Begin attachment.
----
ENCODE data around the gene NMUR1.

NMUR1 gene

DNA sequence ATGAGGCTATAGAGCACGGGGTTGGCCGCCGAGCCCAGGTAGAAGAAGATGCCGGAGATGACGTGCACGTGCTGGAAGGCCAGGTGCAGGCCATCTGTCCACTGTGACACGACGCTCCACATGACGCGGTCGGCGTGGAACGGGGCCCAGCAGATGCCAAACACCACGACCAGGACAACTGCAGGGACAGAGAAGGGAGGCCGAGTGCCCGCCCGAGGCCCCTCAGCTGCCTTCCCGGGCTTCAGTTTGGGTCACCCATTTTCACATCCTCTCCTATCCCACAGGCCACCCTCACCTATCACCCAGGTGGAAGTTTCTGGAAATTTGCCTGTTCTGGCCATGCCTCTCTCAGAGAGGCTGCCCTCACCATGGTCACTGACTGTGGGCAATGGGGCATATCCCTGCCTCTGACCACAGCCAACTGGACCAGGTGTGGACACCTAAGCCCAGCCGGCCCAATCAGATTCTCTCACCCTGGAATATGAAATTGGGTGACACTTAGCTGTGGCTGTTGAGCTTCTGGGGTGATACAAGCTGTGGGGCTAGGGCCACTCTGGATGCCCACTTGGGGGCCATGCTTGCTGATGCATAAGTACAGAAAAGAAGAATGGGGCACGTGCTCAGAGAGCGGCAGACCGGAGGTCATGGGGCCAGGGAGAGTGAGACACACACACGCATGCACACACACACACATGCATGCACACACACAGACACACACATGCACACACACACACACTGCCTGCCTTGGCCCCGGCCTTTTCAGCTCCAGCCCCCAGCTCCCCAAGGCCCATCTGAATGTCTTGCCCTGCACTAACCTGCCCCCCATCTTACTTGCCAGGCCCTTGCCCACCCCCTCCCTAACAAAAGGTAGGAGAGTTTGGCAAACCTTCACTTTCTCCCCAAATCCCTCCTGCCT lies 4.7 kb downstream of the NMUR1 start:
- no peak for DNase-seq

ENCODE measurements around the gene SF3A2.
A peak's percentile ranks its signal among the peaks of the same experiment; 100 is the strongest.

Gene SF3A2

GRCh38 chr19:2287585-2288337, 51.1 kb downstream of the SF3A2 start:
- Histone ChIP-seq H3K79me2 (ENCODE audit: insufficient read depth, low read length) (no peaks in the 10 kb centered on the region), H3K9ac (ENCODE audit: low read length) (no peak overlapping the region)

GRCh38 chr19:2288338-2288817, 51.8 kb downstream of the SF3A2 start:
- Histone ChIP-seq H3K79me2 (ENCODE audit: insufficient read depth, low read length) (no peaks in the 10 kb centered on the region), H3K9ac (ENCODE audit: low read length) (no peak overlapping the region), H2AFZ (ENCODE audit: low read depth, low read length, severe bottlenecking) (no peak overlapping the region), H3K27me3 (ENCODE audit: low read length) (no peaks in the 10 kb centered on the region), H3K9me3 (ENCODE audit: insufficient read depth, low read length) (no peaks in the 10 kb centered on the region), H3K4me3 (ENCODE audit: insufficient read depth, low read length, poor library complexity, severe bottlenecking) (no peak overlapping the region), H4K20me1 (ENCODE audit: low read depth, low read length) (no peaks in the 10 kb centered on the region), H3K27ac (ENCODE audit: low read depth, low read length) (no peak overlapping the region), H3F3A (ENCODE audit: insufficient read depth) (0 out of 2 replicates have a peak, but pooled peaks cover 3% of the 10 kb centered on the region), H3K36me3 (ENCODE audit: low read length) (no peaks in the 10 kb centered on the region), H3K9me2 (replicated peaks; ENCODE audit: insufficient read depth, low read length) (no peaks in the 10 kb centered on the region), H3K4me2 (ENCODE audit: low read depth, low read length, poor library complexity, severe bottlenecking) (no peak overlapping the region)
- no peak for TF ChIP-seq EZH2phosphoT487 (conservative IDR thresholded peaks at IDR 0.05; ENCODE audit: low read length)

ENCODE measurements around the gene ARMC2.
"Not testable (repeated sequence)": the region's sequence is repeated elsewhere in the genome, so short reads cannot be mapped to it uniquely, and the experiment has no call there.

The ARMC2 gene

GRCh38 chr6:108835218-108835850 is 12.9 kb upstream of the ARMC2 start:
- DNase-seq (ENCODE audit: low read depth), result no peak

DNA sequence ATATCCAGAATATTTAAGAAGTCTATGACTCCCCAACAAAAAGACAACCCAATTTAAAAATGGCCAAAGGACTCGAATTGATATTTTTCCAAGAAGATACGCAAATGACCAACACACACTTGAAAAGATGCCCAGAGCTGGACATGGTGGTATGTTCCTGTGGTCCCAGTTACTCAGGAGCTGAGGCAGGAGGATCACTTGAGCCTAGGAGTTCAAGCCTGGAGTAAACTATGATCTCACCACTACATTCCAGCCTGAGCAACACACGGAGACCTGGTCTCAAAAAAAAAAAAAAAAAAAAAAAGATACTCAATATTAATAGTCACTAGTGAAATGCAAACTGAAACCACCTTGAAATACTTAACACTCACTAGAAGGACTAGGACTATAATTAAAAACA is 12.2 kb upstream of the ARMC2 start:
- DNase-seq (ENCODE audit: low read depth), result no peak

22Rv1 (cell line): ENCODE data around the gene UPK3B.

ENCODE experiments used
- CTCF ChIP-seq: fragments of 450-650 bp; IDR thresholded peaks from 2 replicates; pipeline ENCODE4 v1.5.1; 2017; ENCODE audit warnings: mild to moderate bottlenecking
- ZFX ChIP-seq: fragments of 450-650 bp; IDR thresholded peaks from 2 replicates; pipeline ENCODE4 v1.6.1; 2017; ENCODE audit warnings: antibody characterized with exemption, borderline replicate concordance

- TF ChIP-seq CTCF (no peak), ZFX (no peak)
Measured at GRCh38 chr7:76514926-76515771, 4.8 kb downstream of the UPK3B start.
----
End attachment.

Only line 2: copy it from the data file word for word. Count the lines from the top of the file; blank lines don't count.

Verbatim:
NMUR1 gene